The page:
- Answer is too broad: Simple answers such as “it would be a great opportunity to learn more,” “the people here are very smart and work hard,” or “the culture here is awesome,” won’t make the cut on their own (even if it’s true!). Interviewers have heard these responses many times before, so you’ll need to make it more personal and targeted.
- Answer is too long: This question is frequently asked at the beginning of a longer interview round or during the initial screening process. In both cases, it’s important to answer quickly and concisely, so that the interviewer can understand your answer and have time for other questions. Aim for a roughly 1-minute response.
- Answer lacks structure: Think of two or three reasons you’d like to work there, and describe each of them, one at a time. Otherwise, the interviewer will have difficulty following your train of thought, and you are more likely to ramble.
Now that you’ve got an understanding of why interviewers ask this question, as well as a few tips on how to answer it well, let’s get started on crafting your answer.
The first thing you should do is learn about Google. As we mentioned in our tips, now is a good time to reach out to people from Google to get an idea of what the company is like.
In addition to the networking, do some research about Google’s culture and values. Here are a few general resources to get you started:
- Google's mission statement (by Google)
- Google's values (by Google)
- Google strategy teardown (by CBS Insights)
- Google's company blog (by Google)
You’ll also want to tailor your answer to the position that you’re applying to. If you’d like more information about top tech roles at Google, including practice questions and preparation tips, take a look at one of our interview guides:
- Google product manager
- Google associate product manager
- Google product marketing manager
- Google program manager
- Google technical program manager
- Google software engineer
- Google engineering manager
- Google data scientist
- Google (technical) account manager
- Google machine learning engineer
- Google data engineer
- Google site reliability engineer
Once you’ve got an idea of the company as a whole, you’ll need one or two more specific details about Google that you can use to customize your answer.
2.3 What sets Google apart
There are lots of similarities between big tech companies that can make it difficult to customize the “why this company?” question. So here are some unique facts about Google that you can use to make your answer as specific and as personal as possible.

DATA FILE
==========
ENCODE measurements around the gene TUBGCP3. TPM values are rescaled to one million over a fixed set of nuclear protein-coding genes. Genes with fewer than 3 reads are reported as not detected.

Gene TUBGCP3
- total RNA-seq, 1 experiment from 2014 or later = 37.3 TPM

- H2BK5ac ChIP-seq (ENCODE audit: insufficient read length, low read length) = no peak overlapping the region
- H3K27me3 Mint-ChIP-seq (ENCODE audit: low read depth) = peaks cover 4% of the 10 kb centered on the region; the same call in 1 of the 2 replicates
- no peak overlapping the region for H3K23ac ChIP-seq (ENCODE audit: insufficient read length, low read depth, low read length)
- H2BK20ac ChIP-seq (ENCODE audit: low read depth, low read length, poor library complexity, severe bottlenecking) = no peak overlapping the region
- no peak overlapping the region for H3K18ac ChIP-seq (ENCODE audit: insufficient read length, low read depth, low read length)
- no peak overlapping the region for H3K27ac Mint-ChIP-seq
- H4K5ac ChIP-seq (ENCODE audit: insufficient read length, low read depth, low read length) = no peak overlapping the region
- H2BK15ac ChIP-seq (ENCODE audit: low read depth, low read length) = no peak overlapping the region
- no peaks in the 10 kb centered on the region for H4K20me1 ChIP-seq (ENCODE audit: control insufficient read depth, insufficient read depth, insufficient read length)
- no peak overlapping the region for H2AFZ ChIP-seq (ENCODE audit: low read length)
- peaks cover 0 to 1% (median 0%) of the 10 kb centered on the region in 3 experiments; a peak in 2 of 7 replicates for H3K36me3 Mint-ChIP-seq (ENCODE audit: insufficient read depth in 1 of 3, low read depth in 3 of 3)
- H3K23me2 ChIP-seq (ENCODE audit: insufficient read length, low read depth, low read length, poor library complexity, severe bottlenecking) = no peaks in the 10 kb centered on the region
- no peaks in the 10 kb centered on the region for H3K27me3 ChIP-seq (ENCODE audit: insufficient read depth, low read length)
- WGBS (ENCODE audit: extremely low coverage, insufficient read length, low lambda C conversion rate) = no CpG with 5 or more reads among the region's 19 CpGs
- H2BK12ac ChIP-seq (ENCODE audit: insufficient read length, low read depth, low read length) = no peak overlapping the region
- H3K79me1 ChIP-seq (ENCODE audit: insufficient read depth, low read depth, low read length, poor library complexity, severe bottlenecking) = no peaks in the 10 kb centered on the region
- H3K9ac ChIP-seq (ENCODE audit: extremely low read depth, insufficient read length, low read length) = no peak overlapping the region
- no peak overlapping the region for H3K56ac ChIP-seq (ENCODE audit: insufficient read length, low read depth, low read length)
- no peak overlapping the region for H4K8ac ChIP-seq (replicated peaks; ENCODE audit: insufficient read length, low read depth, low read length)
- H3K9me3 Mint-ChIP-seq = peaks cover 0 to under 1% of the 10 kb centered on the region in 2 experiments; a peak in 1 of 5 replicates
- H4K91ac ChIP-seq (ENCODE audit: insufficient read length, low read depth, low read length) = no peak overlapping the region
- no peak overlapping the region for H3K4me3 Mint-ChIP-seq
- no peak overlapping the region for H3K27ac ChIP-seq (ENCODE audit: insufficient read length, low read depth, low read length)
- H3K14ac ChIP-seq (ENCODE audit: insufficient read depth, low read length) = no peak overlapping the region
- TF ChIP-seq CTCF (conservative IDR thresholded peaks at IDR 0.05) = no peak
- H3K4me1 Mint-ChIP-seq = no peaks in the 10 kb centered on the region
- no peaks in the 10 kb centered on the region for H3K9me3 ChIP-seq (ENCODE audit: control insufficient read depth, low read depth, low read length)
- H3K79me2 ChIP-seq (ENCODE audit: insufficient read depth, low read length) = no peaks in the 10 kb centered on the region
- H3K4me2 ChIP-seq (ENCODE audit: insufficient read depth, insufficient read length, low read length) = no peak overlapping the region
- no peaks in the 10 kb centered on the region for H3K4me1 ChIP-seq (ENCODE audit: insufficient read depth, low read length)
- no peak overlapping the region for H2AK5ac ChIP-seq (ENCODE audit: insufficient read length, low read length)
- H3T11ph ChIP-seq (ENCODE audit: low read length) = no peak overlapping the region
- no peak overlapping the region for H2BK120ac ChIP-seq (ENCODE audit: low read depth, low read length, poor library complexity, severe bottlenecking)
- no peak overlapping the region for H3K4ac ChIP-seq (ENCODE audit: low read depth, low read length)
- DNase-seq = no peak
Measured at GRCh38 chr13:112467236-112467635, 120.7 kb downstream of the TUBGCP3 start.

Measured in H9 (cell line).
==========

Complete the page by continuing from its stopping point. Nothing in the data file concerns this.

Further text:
What sets Google apart
- Google is extremely proud of its products—so much so that “what is your favorite Google product?” is one of its most frequently asked interview questions. So if there is a Google product in particular that has made a difference in your life, this is a good time to bring it up. Be specific about what features stand out to you, and what about it inspires you to want to work for the company that made it.
- Google makes it a priority to encourage innovation in their employees, something that is exemplified in their famous 20% policy (i.e.. employees are encouraged to spend 20% of their time on personal or creative projects). While this policy may not be completely in effect today, the spirit of innovation remains hugely important at Google.
- Google was voted the #6 best place to work in 2021, according to Glassdoor. This is the highest ranked FAANG company on the list, showing the care that Google takes to ensure employee growth and wellbeing.
- A huge part of Google’s company culture is the importance of dreaming big. The company as a whole frequently explores imaginative moonshot ideas that employees can get excited about. For example, they’ve backed X, previously Google X, which is an innovation lab that “aims to improve the lives of millions, even billions, of people.”
- Google has a reputation for engineering excellence, meaning that it highly values the craft of writing and maintaining good code. For software engineers in particular who are looking to hone their craft, Google is a great place to be.